Exit interviews, which blamed city leadership, riots, and low morale for leaving the department, paint a gloomy picture of the Seattle Police Department’s state. These scathing words from officers come at a time when a record number of officers are leaving, and some city council members are looking at making even deeper budget cuts.
KOMO News obtained the exit interviews, and it is clear that the officers were brutally honest and shared their disgust with their city management of the police department.
One police Sgt. A 20-year veteran stated, “I refuse to work for this socialist city council and their political agenda. This agenda sacrifices the health and well-being of the officers and ultimately will destroy the fabric of this once fine city.”
When asked: “What factors had a negative effect on morale in the department?” One officer replied, “The council wanting to defund us and gaining ground doing it. Rioters not being charged even when they assault officers.”
Another patrol officer offered this explanation for leaving the department: “Current hostile work environment. In a precinct that is under civil unrest by a small group that is constantly committing multiple felonies and attempting to murder peace officers.”
When followed up with the question: “What did you enjoy least about working at SPD?”
The officer said, “I enjoyed almost every aspect of working with Seattle PD itself. The one thing that I enjoyed the least was the handling of the last three months of riots.”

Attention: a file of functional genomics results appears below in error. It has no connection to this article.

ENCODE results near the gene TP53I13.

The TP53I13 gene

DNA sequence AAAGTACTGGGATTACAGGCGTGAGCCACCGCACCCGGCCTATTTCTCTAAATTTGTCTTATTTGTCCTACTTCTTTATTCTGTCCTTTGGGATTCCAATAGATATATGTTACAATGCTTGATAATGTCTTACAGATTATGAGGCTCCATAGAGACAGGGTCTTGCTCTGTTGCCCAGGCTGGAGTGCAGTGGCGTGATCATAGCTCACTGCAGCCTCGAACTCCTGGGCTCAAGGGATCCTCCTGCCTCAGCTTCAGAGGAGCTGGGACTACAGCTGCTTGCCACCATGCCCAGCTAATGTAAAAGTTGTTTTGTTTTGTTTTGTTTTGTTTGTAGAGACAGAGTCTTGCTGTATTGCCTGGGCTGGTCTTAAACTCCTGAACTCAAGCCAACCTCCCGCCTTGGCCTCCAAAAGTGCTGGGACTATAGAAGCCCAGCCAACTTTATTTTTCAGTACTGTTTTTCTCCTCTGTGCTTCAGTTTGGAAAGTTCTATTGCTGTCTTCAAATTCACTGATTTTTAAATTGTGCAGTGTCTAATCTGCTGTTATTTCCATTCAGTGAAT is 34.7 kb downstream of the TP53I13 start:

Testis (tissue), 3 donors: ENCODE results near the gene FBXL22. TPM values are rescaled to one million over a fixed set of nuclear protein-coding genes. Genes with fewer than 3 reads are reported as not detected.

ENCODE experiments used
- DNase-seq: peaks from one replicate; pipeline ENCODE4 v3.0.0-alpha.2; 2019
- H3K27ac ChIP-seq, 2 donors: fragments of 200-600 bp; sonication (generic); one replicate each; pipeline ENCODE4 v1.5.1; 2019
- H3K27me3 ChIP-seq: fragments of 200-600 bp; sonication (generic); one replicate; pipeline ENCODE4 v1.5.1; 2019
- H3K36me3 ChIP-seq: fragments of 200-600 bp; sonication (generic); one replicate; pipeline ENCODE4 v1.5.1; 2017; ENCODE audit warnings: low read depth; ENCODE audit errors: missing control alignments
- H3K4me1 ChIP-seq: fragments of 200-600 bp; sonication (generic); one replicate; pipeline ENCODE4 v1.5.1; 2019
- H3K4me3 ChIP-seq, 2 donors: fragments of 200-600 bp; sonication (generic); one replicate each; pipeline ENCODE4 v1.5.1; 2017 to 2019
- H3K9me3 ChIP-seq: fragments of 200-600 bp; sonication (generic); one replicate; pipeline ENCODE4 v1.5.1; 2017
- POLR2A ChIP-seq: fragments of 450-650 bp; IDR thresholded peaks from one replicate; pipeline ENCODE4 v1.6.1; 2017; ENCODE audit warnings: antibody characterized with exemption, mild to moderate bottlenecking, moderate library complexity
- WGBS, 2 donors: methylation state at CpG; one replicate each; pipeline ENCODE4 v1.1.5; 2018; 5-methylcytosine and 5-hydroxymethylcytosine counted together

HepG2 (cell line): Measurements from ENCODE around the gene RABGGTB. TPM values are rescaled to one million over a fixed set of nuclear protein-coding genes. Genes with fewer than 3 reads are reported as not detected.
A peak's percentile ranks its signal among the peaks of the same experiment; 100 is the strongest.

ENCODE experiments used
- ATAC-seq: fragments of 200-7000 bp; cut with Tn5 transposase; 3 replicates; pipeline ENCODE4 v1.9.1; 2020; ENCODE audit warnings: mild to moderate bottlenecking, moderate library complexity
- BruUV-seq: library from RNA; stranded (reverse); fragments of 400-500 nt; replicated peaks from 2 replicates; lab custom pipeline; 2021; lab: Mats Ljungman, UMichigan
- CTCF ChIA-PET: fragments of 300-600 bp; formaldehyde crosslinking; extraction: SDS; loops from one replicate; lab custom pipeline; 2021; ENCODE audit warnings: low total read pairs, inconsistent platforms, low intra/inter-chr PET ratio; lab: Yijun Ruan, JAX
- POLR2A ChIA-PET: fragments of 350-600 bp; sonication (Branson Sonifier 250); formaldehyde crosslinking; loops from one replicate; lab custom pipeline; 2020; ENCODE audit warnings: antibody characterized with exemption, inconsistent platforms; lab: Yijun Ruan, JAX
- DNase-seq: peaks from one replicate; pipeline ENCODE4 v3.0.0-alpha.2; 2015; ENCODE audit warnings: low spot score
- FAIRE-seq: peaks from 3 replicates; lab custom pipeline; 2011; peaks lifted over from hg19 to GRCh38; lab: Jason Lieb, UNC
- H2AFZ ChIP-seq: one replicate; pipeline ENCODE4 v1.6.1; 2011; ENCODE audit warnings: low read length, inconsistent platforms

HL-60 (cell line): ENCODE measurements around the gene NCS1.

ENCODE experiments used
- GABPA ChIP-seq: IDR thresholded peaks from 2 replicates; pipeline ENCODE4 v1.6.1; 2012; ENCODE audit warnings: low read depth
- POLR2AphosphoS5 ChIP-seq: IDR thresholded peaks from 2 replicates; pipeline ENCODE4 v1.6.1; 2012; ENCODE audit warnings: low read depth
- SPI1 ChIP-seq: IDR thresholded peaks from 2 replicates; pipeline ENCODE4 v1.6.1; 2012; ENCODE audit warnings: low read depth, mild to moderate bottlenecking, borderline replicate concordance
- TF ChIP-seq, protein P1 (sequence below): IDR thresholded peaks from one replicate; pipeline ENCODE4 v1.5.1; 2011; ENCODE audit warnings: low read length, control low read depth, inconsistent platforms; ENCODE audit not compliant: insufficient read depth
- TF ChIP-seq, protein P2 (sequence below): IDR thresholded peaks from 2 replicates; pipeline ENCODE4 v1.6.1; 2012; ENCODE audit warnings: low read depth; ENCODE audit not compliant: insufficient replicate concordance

Jim Fuda, Crimestoppers Director of Law Enforcement Services, which works with SPD, says the responses point to a hostile and non-supportive work environment for officers.
“It’s ridiculous,” Fuda said. “Just when you think it can’t get more insane, it does.”
In response to the question: “Would you like to work for SPD again in the future?”
Some said they’re open to the opportunity if things change “drastically.”
One canine officer who’s resigning after more than 11 years said, “I highly doubt it. You could pay me twice what you’re paying me now, and I would not work for Seattle under this current political mayhem, Marxist collaborations, and lack of government and police leadership.”
“It’s an absolute joke and a travesty for the rest of the citizens here in this city, this once beautiful city,” said Fuda. “Our police department is there to protect all of us, and because of the cutbacks and the retirements, who’s going to protect our public safety?”
According to the exit interviews, several of the officers were planning to work in the surrounding areas and in places where they feel like they will get more support.
The department has seen 110 departures in the first nine months of 2020, compared to year-end totals of 109 in 2018 and 92 in 2019.
According to a report issued last week by the city, 39 officers left the department in September, double than any previous month in SPD’s history.
The Seattle City Council will start identifying issues it sees in the mayor’s 2021 budget for SPD on Tuesday. Seven of the nine council members have pledged a 50 percent cut to the police budget during the height of the protests that resulted from the death of George Floyd by four Minneapolis police officers.
According to KOMO News, Kshama Sawant, the one council member who has never wavered from that demand, says there would be no need to cut other city departments if that cut to the police department is made.
“Defunding the police by 50 percent and a small increase in the Amazon tax could prevent all budget cuts to all departments,” she said.